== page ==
While the Congressional proposed top personal income tax rates are an increase from the Trump personal income tax rates for 2018-present, they would be comparable to the personal income tax rates from 2013-2017 (not including the surtax for earners above $5 million).
Personal top long-term Capital Gains tax rates:
2013- current: 20%
Biden proposal: same as top ordinary income tax, which would be 39.6%
Congressional proposal: much lower rate than Biden proposal
- 15%, if your joint income is between $81,000-$450,000 (similar to current law)
- 25%, if your joint income is > $450K (and potential surtaxes for higher earners to be determined). The 25% tax rate is an increase from the current top capital gains rate of 20%
- Significantly, the current House proposal has an effective date of September 14, 2021, except for transactions that have already been entered into prior to 9/14/21 and close by the end of the year.
- This means that if enacted, and that’s a big if, stock sales after 9/14/21 for high income taxpayers would be subject to this higher capital gains rate.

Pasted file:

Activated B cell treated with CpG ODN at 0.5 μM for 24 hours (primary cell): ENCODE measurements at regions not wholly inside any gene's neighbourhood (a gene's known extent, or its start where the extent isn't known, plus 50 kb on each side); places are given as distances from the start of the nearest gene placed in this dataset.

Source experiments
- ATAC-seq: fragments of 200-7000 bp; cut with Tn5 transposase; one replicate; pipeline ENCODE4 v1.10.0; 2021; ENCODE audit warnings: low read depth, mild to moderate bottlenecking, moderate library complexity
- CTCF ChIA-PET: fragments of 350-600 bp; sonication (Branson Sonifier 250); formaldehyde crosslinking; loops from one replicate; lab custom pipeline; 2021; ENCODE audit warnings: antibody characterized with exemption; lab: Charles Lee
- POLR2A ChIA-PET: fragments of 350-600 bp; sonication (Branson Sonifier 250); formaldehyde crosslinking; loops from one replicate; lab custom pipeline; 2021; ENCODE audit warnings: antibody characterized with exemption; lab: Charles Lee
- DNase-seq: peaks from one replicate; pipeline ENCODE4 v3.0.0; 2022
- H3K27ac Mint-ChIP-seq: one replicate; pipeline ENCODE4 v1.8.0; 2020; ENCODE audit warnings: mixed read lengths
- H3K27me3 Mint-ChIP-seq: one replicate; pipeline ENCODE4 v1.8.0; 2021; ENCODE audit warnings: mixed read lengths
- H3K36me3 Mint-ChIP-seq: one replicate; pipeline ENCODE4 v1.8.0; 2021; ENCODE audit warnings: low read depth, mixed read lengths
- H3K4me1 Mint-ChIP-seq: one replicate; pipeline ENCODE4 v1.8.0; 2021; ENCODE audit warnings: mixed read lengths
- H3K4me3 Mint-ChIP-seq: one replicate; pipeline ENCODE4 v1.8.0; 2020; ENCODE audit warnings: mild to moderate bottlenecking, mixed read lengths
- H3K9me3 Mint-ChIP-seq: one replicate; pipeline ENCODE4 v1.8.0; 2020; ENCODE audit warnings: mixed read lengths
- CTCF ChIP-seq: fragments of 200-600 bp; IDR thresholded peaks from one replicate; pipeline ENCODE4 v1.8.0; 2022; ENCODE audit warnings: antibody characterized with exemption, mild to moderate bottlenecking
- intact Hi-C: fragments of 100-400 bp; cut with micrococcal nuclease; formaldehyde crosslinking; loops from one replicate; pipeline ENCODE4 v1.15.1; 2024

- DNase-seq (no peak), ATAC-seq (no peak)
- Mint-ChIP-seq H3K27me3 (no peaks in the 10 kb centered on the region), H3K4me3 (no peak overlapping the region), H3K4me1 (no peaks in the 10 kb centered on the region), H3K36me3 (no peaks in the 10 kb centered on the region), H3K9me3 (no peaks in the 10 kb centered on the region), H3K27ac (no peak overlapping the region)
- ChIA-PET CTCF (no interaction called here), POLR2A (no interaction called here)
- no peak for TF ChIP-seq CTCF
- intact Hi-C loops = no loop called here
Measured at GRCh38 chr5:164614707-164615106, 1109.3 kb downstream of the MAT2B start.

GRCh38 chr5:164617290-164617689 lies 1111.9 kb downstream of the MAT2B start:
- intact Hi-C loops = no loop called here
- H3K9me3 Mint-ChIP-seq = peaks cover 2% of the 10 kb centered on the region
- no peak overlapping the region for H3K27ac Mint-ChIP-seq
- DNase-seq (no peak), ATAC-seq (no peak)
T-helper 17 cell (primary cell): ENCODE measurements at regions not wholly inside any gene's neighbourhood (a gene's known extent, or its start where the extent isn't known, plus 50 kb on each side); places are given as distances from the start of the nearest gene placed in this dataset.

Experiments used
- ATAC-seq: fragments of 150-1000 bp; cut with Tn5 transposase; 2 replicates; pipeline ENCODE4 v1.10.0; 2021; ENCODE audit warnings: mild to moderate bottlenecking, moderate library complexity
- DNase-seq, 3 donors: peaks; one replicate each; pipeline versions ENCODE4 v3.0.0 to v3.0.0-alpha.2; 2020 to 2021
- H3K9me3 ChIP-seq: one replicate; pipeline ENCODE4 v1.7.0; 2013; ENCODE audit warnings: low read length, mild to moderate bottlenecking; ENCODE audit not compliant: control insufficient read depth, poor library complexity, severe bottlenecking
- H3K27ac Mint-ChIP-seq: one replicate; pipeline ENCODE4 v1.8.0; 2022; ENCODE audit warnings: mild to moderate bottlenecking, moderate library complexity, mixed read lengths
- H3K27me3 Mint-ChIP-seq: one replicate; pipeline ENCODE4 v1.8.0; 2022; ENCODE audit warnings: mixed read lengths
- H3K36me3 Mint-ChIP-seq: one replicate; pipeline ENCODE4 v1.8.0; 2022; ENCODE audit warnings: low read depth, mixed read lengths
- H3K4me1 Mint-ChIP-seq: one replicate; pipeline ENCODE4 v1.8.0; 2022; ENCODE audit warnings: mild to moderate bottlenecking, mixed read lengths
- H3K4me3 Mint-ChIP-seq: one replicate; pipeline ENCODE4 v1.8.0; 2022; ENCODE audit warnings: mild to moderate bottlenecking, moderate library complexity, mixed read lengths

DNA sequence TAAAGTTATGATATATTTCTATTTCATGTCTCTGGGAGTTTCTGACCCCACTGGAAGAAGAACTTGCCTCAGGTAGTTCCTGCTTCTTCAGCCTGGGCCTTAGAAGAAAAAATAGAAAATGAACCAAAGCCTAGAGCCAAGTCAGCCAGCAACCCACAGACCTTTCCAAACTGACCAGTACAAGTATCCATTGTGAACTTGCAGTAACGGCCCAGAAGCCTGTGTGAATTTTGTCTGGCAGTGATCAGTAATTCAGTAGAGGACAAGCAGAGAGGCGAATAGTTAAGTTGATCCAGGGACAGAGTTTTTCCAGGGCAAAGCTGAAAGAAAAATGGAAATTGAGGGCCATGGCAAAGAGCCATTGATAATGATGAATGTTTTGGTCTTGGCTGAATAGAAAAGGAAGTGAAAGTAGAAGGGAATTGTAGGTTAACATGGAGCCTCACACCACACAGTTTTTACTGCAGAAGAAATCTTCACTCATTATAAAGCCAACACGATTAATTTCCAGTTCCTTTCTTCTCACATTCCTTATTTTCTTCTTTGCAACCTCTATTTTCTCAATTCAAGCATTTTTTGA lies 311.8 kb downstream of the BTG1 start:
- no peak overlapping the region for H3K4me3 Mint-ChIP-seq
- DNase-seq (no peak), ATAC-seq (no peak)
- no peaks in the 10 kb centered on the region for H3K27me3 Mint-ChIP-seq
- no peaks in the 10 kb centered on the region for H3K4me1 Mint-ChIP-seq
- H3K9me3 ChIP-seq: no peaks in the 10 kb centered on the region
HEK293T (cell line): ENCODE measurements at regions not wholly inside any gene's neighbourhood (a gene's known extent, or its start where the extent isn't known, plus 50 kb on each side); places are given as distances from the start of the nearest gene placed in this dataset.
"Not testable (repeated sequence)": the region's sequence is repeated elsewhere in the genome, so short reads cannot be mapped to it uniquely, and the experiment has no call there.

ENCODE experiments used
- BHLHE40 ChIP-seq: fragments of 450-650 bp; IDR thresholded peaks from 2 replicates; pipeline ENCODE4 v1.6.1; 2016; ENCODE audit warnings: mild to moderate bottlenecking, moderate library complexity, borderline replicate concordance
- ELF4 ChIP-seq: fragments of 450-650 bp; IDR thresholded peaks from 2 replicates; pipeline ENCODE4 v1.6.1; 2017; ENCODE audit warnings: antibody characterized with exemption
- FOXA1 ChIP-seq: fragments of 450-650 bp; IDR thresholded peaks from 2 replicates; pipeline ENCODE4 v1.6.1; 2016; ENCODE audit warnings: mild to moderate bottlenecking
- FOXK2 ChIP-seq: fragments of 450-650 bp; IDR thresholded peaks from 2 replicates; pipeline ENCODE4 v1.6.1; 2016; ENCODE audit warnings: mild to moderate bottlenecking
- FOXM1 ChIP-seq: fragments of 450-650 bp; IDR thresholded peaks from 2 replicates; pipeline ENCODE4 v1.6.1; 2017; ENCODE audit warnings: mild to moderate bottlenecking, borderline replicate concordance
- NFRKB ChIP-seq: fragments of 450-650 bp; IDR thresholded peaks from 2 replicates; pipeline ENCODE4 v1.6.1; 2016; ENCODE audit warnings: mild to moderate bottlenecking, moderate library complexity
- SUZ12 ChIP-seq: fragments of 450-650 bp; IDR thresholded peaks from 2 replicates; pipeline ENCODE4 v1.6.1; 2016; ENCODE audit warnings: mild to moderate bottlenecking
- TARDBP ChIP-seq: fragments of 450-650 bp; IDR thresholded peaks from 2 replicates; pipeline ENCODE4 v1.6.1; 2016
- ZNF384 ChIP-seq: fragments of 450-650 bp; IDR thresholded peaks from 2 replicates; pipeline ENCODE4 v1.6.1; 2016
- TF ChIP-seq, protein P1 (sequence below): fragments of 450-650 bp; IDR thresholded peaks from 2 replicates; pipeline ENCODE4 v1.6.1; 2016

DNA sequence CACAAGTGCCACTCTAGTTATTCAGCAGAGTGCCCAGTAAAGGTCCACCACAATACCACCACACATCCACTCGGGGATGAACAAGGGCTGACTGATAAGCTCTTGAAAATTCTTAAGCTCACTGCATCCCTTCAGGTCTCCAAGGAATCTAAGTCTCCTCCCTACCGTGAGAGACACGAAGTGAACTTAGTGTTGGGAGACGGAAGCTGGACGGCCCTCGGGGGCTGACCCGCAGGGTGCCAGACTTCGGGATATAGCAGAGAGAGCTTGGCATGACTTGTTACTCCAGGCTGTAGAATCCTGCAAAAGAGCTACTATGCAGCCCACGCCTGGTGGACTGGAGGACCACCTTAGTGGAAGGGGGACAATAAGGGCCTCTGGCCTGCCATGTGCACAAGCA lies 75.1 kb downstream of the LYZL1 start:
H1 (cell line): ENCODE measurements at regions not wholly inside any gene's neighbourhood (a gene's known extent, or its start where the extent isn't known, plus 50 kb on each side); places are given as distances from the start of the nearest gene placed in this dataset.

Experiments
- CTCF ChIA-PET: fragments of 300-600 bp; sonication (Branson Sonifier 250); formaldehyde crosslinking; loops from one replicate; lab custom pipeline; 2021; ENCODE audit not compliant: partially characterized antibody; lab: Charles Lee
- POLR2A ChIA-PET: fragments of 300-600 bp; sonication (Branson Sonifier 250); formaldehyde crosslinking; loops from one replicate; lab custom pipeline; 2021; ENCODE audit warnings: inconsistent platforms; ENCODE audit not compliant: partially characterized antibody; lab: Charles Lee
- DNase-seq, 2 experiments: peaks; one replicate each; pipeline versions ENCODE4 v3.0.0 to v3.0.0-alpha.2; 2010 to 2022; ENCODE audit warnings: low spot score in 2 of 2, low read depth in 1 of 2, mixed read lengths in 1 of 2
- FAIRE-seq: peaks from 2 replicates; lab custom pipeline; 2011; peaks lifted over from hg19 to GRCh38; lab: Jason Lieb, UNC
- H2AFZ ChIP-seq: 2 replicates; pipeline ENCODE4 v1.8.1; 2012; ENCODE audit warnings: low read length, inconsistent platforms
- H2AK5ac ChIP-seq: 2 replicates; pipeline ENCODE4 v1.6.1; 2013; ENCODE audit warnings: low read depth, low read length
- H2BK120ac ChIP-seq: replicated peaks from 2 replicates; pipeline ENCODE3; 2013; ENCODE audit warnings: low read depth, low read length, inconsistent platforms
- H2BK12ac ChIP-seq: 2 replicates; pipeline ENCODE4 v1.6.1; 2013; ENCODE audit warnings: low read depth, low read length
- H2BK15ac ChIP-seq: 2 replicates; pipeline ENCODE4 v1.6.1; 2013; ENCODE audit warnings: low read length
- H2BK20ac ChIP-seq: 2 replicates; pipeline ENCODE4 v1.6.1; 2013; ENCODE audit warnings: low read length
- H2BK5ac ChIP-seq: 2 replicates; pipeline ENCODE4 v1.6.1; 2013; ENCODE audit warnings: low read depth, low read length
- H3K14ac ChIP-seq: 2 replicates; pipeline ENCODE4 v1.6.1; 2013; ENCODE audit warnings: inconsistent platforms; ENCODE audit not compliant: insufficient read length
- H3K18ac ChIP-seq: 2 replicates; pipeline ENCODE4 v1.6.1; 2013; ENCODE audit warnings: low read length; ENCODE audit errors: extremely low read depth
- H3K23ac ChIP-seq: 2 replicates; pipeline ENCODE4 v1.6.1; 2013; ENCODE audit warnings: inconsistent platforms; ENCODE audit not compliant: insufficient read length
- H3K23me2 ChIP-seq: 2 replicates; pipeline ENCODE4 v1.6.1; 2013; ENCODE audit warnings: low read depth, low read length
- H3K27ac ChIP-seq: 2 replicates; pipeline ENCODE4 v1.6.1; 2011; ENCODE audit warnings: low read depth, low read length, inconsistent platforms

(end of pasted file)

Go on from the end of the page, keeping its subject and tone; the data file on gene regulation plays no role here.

There will be further negotiation and details to be resolved regarding capital gains rates and effective dates, but it appears as of now that the Biden campaign proposal of a 39.6% capital gain tax rate will not be enacted. It appears that Congress will not pass anywhere near that level for long-term capital gains, which is positive for investors and the stock market in general.
Estate taxes (and related matters)
Currently, each person gets around $11 million of estate tax deductions. For a married couple, this means more than $22 million. If your estate is far below these amounts, you don’t need to worry about incurring any estate tax. If no changes in tax laws were made before January 2026, the exemption amounts were to return to $5 million plus inflation adjustments, per person.
House Proposal: inflation adjusted exemption amount of approx. $6 million per person (down from current $11 million+ per person)